Umm Kulthum – the voice of Egypt
Umm Kulthum is called “the voice of Egypt.” She was one of the most famous singers of the Arabic-speaking world in the twentieth century.
Umm was born on May 4, 1904 in a small village in Egypt into a poor family. Her father was the imam, or prayer leader at the local mosque. He sang religious songs for weddings and other celebrations to earn extra money. She had an older brother, Khalid, and sister, Sayyida. The father taught his children to sing. Umm’s voice was exceptionally strong and clear. Soon the girl became the star singer. But she had to dress as a boy because her father thought it was wrong for a girl to sing in public.
In 1923, the family decided to move to Cairo from their village of Tammay al-Zuhayra. In the beginning, Umm sang the religious songs. Then she decided to compete with the other famous singers of the time and started to sing modern love songs. Al-Shaykh Abu’l-Ila Muhammad became her main teacher. Her voice attracted a well-known poet, Ahmad Rami, who became her teacher and lifelong mentor.
In 1924 her first commercial recordings appear on Odeon label.
By 1928, she was the most popular professional singer in Cairo.
In 1932, Umm went on the first international tour – she visited Damascus, Baghdad, Beirut and Tripoli.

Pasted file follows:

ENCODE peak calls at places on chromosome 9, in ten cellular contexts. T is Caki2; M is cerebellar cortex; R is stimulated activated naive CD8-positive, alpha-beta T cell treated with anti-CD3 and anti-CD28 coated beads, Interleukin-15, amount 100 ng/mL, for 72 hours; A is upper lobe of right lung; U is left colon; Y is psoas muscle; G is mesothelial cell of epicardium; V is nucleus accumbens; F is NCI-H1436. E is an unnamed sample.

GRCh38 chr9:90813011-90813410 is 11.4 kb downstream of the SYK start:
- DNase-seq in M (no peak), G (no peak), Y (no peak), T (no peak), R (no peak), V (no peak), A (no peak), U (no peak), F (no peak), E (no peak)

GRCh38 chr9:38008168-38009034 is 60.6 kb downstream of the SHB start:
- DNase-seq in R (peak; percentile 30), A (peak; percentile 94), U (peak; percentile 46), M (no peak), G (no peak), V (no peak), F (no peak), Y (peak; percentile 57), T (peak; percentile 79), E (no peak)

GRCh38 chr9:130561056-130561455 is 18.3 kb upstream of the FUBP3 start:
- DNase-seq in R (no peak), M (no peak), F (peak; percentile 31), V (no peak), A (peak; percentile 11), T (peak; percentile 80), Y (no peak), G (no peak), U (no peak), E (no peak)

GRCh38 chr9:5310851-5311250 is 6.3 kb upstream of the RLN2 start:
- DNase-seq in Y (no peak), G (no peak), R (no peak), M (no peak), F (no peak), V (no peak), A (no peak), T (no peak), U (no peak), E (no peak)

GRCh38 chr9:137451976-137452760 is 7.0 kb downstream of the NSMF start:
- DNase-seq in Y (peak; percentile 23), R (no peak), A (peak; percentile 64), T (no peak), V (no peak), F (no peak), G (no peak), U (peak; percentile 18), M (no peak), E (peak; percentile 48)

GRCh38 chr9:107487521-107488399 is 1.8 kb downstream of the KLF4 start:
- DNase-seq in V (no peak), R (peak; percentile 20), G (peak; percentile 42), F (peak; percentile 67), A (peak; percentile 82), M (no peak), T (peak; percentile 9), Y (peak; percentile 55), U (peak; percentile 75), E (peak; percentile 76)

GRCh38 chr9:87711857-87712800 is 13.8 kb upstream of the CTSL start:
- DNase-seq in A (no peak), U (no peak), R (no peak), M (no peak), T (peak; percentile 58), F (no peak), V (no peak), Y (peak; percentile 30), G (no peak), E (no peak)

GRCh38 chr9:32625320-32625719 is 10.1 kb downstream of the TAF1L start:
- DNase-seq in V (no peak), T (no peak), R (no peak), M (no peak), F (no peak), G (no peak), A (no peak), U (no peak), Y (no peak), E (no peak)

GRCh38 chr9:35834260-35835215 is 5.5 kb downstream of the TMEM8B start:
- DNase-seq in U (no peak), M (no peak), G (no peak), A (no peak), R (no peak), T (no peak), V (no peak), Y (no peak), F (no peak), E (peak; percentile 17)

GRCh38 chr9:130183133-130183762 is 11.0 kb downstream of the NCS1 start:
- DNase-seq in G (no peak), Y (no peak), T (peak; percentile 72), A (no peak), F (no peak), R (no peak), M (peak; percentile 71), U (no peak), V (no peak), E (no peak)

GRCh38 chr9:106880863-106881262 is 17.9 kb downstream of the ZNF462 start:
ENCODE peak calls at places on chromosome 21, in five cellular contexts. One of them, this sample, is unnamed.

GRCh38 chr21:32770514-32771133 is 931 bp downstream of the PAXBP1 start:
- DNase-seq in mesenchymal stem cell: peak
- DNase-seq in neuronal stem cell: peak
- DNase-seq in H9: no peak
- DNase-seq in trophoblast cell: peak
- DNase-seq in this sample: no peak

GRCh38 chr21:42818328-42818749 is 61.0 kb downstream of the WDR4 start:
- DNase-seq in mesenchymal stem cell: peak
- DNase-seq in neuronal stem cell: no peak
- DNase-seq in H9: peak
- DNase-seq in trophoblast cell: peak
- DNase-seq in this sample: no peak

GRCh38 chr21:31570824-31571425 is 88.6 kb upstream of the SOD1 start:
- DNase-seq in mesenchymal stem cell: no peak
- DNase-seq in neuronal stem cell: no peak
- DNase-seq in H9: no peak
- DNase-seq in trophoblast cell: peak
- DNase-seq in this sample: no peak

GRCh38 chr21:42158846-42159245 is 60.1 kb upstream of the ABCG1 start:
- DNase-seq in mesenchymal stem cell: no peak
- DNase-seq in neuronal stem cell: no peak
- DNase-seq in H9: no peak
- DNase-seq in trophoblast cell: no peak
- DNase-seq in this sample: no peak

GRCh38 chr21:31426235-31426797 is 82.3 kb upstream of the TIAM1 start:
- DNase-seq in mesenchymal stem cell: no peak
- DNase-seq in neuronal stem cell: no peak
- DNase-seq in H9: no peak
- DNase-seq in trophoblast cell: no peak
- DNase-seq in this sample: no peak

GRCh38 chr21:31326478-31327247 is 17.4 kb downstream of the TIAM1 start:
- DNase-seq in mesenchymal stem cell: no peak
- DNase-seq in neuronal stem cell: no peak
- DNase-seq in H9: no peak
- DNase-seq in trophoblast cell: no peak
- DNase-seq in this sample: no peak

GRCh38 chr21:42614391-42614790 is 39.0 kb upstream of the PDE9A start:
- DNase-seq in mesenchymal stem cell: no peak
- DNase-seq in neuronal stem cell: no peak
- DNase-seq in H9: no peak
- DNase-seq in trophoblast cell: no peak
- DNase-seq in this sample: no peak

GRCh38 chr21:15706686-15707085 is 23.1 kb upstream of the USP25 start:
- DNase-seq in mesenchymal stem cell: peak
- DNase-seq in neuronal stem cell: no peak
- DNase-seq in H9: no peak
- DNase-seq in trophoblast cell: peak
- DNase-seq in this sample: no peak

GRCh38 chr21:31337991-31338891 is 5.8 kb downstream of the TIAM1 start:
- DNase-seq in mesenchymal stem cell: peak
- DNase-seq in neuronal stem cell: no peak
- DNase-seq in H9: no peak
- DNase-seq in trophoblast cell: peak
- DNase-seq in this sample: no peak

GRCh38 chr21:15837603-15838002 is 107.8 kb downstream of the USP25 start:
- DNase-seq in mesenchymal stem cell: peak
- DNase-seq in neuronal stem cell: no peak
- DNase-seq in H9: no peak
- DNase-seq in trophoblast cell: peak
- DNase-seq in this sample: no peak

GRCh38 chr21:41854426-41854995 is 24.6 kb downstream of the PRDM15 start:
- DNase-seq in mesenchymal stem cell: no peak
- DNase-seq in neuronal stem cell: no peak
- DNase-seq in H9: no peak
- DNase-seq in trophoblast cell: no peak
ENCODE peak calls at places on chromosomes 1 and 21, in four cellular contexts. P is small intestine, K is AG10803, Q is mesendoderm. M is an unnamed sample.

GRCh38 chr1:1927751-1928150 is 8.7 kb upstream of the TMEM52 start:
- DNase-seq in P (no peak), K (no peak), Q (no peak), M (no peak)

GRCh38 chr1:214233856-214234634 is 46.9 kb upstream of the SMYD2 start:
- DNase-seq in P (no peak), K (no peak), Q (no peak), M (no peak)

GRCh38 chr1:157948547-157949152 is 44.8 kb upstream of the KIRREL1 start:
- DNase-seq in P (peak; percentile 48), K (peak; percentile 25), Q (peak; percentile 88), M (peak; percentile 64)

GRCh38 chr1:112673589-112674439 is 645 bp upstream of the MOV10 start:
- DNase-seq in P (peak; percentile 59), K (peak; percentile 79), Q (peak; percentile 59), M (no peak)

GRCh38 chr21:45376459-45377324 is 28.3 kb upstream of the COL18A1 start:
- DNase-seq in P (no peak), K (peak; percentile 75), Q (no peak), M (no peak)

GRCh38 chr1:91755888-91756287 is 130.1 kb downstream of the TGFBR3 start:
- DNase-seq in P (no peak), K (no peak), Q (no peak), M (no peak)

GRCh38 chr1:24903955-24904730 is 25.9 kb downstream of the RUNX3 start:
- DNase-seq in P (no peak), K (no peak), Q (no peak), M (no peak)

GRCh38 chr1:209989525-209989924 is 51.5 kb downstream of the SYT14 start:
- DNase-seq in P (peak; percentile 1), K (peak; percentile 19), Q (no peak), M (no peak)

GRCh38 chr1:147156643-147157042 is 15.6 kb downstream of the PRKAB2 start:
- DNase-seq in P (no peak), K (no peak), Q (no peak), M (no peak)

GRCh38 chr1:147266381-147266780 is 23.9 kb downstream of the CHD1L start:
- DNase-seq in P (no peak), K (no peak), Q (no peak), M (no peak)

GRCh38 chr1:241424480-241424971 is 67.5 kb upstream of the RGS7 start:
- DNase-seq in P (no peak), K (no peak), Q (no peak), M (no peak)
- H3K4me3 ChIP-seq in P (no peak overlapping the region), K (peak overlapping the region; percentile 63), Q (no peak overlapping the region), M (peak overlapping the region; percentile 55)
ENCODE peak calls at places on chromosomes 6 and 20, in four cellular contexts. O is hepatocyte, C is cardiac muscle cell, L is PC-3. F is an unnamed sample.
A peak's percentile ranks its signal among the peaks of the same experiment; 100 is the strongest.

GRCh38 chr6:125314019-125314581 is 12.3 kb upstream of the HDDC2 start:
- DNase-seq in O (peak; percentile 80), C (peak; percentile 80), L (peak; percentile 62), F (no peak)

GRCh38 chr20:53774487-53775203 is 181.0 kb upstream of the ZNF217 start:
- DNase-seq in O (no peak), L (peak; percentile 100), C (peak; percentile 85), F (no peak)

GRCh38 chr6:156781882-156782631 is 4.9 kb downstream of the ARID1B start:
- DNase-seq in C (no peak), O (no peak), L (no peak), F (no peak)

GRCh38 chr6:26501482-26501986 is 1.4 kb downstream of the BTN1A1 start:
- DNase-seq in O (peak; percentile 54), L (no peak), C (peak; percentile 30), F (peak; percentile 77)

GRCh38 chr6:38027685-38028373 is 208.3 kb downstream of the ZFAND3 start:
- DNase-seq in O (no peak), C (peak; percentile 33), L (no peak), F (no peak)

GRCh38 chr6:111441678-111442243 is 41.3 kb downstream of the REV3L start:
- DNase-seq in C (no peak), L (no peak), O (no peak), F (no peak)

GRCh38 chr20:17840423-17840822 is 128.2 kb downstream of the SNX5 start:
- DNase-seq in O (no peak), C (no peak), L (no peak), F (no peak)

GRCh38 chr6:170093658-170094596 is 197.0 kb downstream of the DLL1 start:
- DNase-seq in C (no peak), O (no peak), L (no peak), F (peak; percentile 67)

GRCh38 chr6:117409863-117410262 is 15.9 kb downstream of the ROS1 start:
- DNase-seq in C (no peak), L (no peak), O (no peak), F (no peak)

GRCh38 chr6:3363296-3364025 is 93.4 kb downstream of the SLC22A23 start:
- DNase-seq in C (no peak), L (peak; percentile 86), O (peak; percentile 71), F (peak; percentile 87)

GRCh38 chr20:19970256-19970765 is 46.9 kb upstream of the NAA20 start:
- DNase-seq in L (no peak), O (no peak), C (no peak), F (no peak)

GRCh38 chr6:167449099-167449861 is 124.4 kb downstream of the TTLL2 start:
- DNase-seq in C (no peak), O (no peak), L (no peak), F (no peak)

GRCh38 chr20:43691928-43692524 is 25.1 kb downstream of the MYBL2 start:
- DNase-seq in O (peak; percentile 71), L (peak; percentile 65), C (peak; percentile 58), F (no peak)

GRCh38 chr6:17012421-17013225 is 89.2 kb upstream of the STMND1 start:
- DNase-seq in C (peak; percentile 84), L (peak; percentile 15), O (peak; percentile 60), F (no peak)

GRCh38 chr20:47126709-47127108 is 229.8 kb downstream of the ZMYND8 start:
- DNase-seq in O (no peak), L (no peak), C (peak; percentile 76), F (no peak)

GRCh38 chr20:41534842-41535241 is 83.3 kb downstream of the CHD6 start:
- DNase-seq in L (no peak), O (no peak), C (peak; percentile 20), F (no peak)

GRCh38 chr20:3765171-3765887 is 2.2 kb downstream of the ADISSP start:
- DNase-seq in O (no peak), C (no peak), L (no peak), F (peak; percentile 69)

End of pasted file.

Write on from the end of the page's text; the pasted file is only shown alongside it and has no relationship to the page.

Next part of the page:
In 1934, Umm and Muhammad Abd al-Wahhab opened the first national Egyptian Radio station.
In 1935, she began to work on the first of six films. In 1936, she made her first musical, Widad.
Once one of the king’s uncles proposed marriage to her. However, the royal family did not agree to the marriage, and she was deeply hurt. Soon after, she married one of her musicians, but the marriage only lasted a few days. Finally, in 1954, she married Hasan al-Hifnawi, who was one of her doctors.
In 1956, Kulthum performed “Wallahi Zaman, ya Silahi”, which became the Egyptian national anthem.
In 1966, her only concert outside the Arab world took place in Paris.
In 1970, Umm Kulthum came to the USSR. However her concert did not take place, as in Egypt, Gamal Abdel Nasser died and she immediately returned to Cairo.
Umm Kulthum died on February 3, 1975 in Cairo.